5 per cent is the estimated requirement to finance the reform.


  1. The poor performance of the Russian army in the fighting in Chechnya revealed not only all the military weaknesses but it also cost many lives. According to former security chief, General Alexander Lebed, 80,000 men, women and children were killed, among them thousands of Russians and civilians. According to Russian authorities 3,000 Russian soldiers lost their lives. Chechen sources, however, speak of 15,000. Most of the depressing experiences had already been made in the Afghanistan war, but had obviously been ignored by the General Staff or even exacerbated by wrong decisions. Secrecy was the protection of flawed leadership. Now, the openness of an emerging democratic society makes it difficult to disregard terrible lessons.
  2. The main deficiencies were lack of leadership shortfalls in combat readiness
  3. Because officers were aware of these limitations, they were inclined to fall back upon the easiest tactical option: to use their overwhelming fire power, thus destroying entire villages and killing many civilians in order to fight a tiny group of Chechen soldiers.
  4. Russian politicians and military leaders have stated several times that the Chechen crisis "will possibly give the impetus for real reforms in the army". The obvious lack of competence has supported the concept of creating full professional forces in the long term. However, implementation will take decades. As the lack of funding remains the key problem of the military, the reform of the forces will depend on the overcoming of the economic misery.


  1. Yeltsin in his televised state of the nation speech on 6 March 1997 stated that: "as president and supreme commander-in-chief I will in the near future be adopting fundamental decisions on military reform". Reform so far has been very slow in taking hold. A three-stage programme emerged in late 1996, developed by Igor Rodionov and Viktor Samsonov, chief of General Staff, and has won general support.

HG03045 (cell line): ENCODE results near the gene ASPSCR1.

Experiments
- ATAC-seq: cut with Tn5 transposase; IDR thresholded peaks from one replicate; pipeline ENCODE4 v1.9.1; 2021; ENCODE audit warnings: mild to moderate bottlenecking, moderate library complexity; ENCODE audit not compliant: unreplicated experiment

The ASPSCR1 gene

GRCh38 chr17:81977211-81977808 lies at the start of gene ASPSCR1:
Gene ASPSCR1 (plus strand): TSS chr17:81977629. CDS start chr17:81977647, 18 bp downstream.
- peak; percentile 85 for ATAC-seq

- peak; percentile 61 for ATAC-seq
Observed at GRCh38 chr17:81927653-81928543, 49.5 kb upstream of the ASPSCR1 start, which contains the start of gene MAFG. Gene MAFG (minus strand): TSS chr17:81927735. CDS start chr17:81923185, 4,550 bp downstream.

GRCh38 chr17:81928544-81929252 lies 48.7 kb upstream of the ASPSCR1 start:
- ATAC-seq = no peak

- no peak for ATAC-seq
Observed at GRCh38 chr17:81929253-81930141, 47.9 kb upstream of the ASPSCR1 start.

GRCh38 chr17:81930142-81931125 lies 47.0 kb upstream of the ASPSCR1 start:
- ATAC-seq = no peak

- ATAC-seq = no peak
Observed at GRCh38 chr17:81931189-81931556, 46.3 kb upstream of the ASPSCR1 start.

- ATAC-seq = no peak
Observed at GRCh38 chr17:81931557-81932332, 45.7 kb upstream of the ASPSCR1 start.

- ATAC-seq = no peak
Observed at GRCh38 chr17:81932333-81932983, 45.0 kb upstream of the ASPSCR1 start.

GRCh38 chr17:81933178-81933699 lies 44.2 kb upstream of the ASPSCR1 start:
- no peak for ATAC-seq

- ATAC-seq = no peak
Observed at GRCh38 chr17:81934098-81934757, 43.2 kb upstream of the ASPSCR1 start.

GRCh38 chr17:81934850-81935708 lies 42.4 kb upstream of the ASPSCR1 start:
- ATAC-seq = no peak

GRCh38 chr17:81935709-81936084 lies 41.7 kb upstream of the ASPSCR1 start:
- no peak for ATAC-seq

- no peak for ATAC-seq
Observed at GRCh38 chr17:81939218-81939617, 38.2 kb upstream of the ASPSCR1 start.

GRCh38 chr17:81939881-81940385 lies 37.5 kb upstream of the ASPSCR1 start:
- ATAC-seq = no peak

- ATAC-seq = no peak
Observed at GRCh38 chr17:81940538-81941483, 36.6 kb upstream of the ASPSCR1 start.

Stage 1: envisages a systematic reduction during 1997-2000, designed to reduce the size of the armed forces to a manageable level

Stage 2: aims to improve levels of training and increase the number of contract/regular soldiers during 2001-2005

Stage 3: sees new-generation weapons and tactics introduced from 2005-2010.

  1. Since he was appointed, Mr. Rodionov has been calling for capable armed forces, reducing the number of under-manned formations and concentrating on the creation of fully manned and equipped units. With respect to the ground forces, the initial idea was to reduce the notional strength from about 60 divisions to a force of around twelve fully manned divisions with a mobilisable cadre of far more.
  2. In this first stage, the size of both the armed forces and the 'shadow' armies (as Rodionov refers to the internal units) should be reduced by 30 per cent. The official number of soldiers serving in the armed forces is 1.7 million, but following its humiliating defeat in Chechnya, Mr. Baturin has said: "Nobody knows the exact strength of the armed forces". Western experts estimate less than 1 million. On February 25, Rodionov announced that the 1.7 million-strong Russian armed forces would be reduced by about 200,000 before the end of 1997, according to Itar-Tass Agency. (Last October, Rodionov had announced for 1997 a 300,000 reduction to a uniformed strength of 1,200,000).
  3. In May 1996, during the Presidential election campaign, Yeltsin signed a decree according to which the Russian armed forces would, by April 2000, consist entirely of professional officers and contract soldiers. This was a vote-winning move, a testimony to the unpopularity of national service. Strapped by cash, the Russian government cannot afford to keep a poorly equipped army of 1.5 to 1.7 million men, and it is unfeasible that the military share of GDP will be increased. The only solution that remains is a drastic cutback in personnel, aiming at a well-equipped army of about 650,000 - 750,000 men. No reform has been implemented, however, so far.